I'm surprised you don't think it's very suspicious that Barbara & David Mikkelson refuse to reveal the source of their funding
SNOPES EXPOSED For the past few years (has positioned itself, or others have labeled it, as the 'tell-all final word' on any comment, claim and email. But for several years people tried to find out who exactly was behind snopes.com. Only recently did Wikipedia get to the bottom of it - kinda makes you wonder what they were hiding. Well, finally we know. It is run by a husband and wife team - that's right, no big office of investigators and researchers, no team of lawyers. It's just a mom-and-pop operation that began as a hobby. David and Barbara Mikkelson in the San Fernando Valley of California started the website about 13 years ago and they have no formal background or experience in investigative research. After a few years it gained popularity believing it to be unbiased and neutral, but over the past couple of years people started asking questions who was behind it and did they have a selfish motivation? The reason for the questions - or skepticisms - is a result of snopes.com claiming to have the bot ...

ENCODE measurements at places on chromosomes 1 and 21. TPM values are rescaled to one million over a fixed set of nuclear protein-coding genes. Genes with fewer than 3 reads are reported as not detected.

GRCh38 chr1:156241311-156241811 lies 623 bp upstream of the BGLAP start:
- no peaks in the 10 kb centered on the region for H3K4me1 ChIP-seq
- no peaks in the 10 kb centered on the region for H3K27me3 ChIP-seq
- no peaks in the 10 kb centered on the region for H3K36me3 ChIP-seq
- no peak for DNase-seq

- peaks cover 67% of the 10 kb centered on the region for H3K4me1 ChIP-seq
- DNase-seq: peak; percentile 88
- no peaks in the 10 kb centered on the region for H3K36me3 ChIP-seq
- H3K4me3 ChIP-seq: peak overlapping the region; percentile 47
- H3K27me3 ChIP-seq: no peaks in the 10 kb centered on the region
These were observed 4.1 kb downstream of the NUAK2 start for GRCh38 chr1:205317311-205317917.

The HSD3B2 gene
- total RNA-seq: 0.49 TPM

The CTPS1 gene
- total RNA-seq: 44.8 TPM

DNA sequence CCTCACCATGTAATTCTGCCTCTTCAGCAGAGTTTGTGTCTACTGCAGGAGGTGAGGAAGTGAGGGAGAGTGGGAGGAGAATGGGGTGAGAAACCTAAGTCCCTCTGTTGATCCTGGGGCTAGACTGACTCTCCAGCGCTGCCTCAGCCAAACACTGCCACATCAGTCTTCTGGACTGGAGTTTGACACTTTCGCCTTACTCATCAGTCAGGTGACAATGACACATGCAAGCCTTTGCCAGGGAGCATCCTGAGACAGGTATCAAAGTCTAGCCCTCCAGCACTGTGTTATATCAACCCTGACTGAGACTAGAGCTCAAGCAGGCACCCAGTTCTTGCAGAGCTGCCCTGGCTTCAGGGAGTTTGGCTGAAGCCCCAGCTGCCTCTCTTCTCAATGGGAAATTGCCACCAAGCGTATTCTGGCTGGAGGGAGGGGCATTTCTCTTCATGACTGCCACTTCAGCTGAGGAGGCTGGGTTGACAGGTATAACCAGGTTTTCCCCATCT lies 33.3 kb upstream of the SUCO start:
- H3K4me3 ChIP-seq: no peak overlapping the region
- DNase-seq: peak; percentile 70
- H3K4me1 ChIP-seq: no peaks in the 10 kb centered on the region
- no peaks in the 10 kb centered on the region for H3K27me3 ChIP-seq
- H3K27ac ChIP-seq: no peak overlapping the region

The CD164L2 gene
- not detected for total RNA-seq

Rejection is God's way of saying "wrong direction", that are actually being reached for ~ Barbara Mikkelson